The team leader in receiving yards turned out to be a surprise: fifth-round rookie Darius Slayton. He caught 48 passes for 740 yards, while hauling in 8 TD passes. You can’t expect much more out of a fifth-rounder, especially playing with a rookie QB!

Slayton had three games with a couple of scores. All of them occurred on the road, which shows his great character. With Shepard and Tate with a clean bill of health, I’m not sure he can match his 2019 performance, so I’d be cautious if I were a fantasy owner.

Cody Latimer was thrown into action following the numerous injuries to the Giants receiving corps. He did a decent job, but he is now off to Washington.

Losing Latimer won’t hurt very much. Having a trio composed of Shepard-Tate-Slayton is nice.

2.4 Tight Ends (TEs)

Evan Engram is certainly an upcoming tight end in the NFL. His main problem has been staying on the field. He missed one game in 2017, then five in 2018 and eight more last year. That’s worrisome.

He underwent a surgery that requires a lengthy rehab. He is likely to miss many offseason activities.

Prior to last year’s injury, he was on pace for his best season. If you project his numbers to a full 16-game year, he would have caught 88 passes for 934 yards and 6 TDs. Only Travis Kelce and Darren Waller caught more than 88 passes as tight ends last year.

Rhett Ellison was mainly used as a blocking TE. He missed a few months with a concussion and decided it was time to hang up his cleats.

In order to fill the void left by Ellison, the team signed Levine Toilolo. He only caught two passes with the Niners last year and he doesn’t offer much in the passing game. He is expected to be the primary blocking tight end in this offense.

Kaden Smith was drafted by San Francisco last year, then released and claimed off waivers by the Giants in September. He ended up getting quite a bit of playing time following Engram’s injury. Over the final six games, he averaged 5 receptions for 45 yards. He remains unlikely to be involved very much as long as Engram is healthy since he is limited in terms of talent.

2.5 Offensive Line (OL)

The team needed to upgrade this position in order to make it to the next level. Other than Kevin Zeitler, all other 2019 starters were either average, or below-average.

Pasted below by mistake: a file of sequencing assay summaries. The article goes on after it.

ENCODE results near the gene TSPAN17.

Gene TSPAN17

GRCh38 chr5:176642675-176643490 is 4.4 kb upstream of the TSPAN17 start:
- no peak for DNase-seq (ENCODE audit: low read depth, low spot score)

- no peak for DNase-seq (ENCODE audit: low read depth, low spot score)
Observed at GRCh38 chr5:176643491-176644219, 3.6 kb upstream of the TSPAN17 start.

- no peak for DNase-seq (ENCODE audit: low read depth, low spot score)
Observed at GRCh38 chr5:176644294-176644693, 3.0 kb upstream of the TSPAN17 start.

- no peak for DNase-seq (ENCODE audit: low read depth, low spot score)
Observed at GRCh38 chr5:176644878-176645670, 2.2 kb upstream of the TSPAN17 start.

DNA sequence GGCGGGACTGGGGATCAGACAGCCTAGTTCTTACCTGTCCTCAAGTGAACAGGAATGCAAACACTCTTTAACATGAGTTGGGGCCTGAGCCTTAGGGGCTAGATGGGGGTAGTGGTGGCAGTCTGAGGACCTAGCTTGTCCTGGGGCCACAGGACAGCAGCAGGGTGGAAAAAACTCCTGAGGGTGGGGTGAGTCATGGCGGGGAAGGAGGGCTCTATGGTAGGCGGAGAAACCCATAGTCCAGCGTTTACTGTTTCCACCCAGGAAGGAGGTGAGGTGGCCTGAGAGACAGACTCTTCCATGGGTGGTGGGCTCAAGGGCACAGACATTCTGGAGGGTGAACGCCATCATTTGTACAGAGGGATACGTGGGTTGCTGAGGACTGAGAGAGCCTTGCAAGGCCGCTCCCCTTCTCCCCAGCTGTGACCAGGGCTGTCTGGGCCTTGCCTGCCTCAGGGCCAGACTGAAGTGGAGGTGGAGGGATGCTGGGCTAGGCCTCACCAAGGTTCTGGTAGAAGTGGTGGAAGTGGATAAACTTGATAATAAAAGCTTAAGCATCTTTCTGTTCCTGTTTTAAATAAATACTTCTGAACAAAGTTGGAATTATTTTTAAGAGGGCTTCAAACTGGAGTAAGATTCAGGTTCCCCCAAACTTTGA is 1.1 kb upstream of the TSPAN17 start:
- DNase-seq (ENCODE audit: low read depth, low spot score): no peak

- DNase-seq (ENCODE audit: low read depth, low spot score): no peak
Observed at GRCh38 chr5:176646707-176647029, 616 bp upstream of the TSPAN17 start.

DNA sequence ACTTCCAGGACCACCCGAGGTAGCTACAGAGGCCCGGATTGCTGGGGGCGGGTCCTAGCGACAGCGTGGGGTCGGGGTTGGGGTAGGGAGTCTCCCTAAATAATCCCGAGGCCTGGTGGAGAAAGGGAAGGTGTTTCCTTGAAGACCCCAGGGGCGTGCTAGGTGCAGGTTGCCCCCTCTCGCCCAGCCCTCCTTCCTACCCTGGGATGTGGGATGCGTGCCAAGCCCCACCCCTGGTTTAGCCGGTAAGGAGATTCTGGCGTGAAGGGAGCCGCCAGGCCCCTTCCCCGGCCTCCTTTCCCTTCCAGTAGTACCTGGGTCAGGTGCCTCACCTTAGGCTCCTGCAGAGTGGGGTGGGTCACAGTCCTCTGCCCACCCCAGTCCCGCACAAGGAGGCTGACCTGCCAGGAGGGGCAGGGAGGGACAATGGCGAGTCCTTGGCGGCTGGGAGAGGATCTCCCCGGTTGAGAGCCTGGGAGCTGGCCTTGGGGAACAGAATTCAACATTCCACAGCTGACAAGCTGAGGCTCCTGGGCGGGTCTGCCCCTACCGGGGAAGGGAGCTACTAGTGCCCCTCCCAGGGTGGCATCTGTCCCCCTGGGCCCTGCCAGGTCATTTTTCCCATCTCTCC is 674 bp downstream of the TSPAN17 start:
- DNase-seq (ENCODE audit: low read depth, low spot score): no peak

Zeitler had been one of the best guars in the league throughout his first seven seasons in the NFL. His 8th year, which happened to be his first in a Giants uniform, was no different. He was graded as the number 7 guard in the entire league by the PFF rating system.

The team’s other guard, Will Hernandez, saw his PFF grade drop from 66.7 to 58.4 after being chosen in the second round of the 2018 draft. He finished as the 53rd guard out of 81 players.

At center, the team relied on Jon Halapio. He played pretty poorly and tore his Achilles’ in the season finale. The team has yet to re-sign him as they plan to check on his rehab during the summer. If he doesn’t come back, Spencer Pulley is the favorite to get the job, but he’s no better.

Nate Solder protects Daniel Jones’ blindside. He is now 32 years old and is coming off a year where he received his lowest PFF grade over his 9-year career. That’s a source of concern for sure.

Finally, we are rounding off the offensive line with right tackle Mike Remmers. He was borderline starting material and he did an adequate job last year. However, he left for the Super Bowl champions Kansas City Chiefs.

Andrew Thomas was taken with the fourth overall pick last April. He is a lock to get a starting job right away. He played RT as a freshman with Georgia, before moving to LT in the next two years. Will he play RT with the Giants, or will they use him at LT while moving Solder to RT? No matter what, he’s very likely to be an upgrade for this unit.

The intriguing part is whether third-round rookie Matt Peart can crack the starting lineup or not. He played his first two seasons as a LT with UConn before sliding to the RT spot in his final two years. The word on Peart is he has the physical traits required to succeed, but he lacks aggressiveness and strength at the moment. He should compete with Nate Solder in training camp.

The team signed Cameron Fleming, who has been primarily a backup during his six-year career with the Patriots and Cowboys.

2020 VS 2019 OFFENSE

Will the 2020 Giants offense be better than the 2019 version?